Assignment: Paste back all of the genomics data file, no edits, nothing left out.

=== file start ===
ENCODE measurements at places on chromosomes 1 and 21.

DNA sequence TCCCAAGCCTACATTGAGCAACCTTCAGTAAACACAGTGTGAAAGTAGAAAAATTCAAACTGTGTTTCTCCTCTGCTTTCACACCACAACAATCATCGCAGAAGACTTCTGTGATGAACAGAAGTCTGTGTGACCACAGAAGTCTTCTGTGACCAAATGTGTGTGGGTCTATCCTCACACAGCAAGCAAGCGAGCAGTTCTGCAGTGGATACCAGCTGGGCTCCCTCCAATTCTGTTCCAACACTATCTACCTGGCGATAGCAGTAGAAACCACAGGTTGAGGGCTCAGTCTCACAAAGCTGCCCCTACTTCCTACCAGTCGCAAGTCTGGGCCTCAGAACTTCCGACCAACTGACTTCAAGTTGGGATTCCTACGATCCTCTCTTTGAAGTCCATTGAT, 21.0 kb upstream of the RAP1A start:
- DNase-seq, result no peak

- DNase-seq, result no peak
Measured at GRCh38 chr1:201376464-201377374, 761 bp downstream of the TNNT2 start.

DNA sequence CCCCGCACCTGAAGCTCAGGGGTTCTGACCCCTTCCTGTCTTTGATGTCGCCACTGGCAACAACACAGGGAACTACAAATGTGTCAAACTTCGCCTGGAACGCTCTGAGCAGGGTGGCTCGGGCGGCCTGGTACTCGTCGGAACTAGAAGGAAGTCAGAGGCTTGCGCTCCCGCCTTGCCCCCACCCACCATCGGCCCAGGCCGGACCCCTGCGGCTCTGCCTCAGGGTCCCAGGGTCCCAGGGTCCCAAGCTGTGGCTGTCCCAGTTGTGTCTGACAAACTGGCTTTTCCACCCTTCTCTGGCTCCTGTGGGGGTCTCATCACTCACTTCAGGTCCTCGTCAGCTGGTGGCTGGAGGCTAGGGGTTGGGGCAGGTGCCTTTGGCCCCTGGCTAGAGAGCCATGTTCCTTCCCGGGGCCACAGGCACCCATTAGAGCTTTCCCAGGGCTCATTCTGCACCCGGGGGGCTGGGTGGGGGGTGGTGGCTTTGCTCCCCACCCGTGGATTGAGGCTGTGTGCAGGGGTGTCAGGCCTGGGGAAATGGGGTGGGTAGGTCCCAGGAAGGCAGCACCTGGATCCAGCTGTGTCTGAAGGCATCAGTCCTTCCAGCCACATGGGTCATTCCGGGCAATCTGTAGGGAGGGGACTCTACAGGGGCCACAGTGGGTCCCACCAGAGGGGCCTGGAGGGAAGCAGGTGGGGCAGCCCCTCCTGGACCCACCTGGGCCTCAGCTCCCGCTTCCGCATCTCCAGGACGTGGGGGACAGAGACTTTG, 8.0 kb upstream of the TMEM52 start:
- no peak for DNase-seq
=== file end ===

ENCODE measurements at places on chromosomes 1 and 21.

DNA sequence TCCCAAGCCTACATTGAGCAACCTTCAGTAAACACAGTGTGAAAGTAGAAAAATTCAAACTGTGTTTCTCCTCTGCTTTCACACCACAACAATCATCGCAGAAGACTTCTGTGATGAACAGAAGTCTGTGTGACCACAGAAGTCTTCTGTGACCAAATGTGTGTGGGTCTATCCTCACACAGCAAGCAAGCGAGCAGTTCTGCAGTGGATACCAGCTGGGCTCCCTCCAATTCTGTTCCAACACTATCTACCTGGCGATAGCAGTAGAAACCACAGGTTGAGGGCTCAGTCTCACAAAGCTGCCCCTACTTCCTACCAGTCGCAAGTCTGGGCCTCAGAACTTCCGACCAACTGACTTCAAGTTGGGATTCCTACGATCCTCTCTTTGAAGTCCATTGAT, 21.0 kb upstream of the RAP1A start:
- DNase-seq, result no peak

- DNase-seq, result no peak
Measured at GRCh38 chr1:201376464-201377374, 761 bp downstream of the TNNT2 start.

DNA sequence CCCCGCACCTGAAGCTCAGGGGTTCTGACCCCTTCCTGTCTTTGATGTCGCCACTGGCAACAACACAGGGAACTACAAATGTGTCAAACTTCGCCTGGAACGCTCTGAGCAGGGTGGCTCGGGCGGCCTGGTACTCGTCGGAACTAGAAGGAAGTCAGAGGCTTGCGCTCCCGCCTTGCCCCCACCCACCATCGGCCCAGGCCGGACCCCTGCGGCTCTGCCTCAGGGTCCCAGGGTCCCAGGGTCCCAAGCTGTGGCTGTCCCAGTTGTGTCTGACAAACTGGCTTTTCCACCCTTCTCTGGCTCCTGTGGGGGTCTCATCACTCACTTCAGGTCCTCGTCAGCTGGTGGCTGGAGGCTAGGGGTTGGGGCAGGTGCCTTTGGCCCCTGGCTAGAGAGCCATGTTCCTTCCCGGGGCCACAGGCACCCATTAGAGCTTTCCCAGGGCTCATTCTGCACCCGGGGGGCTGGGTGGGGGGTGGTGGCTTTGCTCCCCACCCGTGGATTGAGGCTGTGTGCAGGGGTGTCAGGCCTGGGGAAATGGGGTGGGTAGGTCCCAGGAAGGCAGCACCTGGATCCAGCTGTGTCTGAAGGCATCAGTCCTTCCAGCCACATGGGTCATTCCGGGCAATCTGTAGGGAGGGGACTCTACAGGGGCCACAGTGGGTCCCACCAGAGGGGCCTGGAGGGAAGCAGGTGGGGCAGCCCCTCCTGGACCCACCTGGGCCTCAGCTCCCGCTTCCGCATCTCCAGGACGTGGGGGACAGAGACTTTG, 8.0 kb upstream of the TMEM52 start:
- no peak for DNase-seq